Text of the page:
In arguing this thesis I will first describe the most salient features of Hartshorne’s neoclassical or dipolar understanding of God. Consideration will be given to the method he characteristically uses in establishing his case. Stated briefly, I will show that he identifies abstractly the various conceptions of God which are logically possible and argues by means of a rigorous analysis and criticism of the alternative views that his own position is the one which handles most coherently the elements that belong to any adequate understanding of God. Second, I will seek to defend Hartshorne’s conclusions by means of a reasoning process that is at variance with the one he develops in his own writings. In essence, it will consist of a critical explication of the peculiar logic of the Christian’s confession of Jesus Christ — the primordial source of the distinctively Christian vision of God. I will contend that such a procedure not only confirms Hartshorne’s basic understanding but also that it enables us to assess more adequately the nature of the truth claim which can appropriately be made for that understanding.

I

Of the various terms Hartshorne uses to describe his position, the one which is immediately most revealing is "dipolar theism."1 Hartshorne argues that the most coherent and adequate way to conceive of God is to view his being in terms of two contrasting aspects or poles, one abstract and the other concrete. The abstract pole embodies the being of God insofar as he is the absolute. It concerns that which God necessarily is, regardless of the particular course of the world process. Special attention is given in Hartshorne’s writings to the necessity that pertains to God’s existence, a necessity which excludes not simply his non-existence but even the possibility of his non-existence.2 Though this pole points to that aspect of God which is independent of all contingencies whatever, its significance is not to isolate God from the world, but to interpret his reality with reference to the "neutral universally common element of meaning" in all propositions whatever, ordinary and scientific.3 Hence, it identifies God with those ultimate metaphysical presuppositions which make possible a rational interpretation of reality.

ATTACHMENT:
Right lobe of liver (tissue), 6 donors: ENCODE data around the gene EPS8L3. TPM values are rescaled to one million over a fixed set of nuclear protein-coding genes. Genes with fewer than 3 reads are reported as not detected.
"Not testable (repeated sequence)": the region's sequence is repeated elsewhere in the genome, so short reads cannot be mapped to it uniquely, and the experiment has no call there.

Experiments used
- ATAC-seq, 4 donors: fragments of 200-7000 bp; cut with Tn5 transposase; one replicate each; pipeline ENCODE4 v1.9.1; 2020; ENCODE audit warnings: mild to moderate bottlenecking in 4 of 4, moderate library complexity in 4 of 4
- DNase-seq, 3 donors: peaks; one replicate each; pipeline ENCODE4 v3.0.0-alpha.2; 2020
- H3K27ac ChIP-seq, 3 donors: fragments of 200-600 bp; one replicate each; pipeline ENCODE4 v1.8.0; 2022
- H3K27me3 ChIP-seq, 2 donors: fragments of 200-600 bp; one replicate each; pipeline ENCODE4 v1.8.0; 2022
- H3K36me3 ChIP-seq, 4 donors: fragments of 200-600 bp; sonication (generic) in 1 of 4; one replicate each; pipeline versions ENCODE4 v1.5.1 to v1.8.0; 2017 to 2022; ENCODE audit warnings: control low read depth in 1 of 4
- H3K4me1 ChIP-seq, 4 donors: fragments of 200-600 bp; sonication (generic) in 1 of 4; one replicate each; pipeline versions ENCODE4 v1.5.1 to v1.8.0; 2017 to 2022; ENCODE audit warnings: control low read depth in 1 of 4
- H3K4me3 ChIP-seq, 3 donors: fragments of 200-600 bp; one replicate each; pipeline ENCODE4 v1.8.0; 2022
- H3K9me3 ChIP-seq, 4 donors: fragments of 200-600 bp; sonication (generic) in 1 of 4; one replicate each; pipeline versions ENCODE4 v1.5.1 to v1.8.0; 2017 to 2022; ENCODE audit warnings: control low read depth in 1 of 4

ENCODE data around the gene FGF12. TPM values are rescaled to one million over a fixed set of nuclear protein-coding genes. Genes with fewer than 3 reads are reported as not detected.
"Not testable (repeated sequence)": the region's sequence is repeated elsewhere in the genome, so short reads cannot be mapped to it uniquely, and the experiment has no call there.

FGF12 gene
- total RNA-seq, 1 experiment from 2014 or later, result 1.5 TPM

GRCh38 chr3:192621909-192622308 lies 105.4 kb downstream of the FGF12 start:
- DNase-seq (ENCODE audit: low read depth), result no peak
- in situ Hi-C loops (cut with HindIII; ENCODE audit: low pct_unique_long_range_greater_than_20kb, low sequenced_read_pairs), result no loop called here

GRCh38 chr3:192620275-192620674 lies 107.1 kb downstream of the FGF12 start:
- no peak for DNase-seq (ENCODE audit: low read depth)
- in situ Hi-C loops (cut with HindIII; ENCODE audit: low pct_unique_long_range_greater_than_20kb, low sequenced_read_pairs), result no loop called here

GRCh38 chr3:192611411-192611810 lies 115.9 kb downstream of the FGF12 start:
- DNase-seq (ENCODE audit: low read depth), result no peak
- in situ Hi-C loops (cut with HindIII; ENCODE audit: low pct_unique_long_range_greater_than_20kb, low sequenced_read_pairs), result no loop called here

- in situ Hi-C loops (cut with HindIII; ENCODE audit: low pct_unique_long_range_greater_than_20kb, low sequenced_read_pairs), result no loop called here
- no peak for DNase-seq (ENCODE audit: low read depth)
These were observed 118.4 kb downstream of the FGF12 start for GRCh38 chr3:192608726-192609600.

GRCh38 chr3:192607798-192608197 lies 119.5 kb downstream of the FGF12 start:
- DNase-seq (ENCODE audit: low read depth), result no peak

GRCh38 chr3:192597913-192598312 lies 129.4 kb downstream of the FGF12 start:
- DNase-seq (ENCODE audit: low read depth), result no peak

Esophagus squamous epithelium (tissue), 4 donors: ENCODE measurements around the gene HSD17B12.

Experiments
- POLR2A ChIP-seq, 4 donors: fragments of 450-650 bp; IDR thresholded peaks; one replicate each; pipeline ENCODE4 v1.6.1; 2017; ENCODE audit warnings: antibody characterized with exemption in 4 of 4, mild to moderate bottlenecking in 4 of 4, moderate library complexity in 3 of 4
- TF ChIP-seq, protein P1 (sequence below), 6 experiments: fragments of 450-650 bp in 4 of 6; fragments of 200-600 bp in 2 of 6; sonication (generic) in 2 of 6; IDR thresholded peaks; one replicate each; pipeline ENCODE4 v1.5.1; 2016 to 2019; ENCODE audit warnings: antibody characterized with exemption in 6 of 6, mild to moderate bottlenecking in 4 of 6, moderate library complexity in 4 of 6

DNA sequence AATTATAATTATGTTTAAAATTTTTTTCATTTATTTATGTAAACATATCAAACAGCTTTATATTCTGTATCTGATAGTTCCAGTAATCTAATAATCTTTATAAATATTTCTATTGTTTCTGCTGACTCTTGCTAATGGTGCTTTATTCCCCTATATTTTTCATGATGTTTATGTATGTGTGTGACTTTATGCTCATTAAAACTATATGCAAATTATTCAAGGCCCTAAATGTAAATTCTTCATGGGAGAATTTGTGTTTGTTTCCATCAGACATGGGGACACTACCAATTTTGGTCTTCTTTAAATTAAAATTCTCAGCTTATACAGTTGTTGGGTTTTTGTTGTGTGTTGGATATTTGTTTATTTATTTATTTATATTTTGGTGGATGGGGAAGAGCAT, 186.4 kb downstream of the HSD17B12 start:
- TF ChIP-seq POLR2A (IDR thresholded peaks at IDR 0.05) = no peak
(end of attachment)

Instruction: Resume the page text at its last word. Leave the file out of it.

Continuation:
The concrete pole points to the aspect of God’s being that is dependent on the world process. It is in connection with this pole that contingency, relativity, mutability, and multiplicity are attributed to God. Hartshorne’s view involves not simply the idea that God in one of his aspects is shaped and conditioned by the world, but also that God incorporates the totality of the world into his being at each stage of process. The term Hartshorne uses to identify this conception is "panentheism," which conveys the idea that God, though more than the world, includes the world as an element in his own reality. Hartshorne summarizes his position by saying that God is being in both its opposite aspects: "abstract least common denominator, and concrete de facto maximal achieved totality."4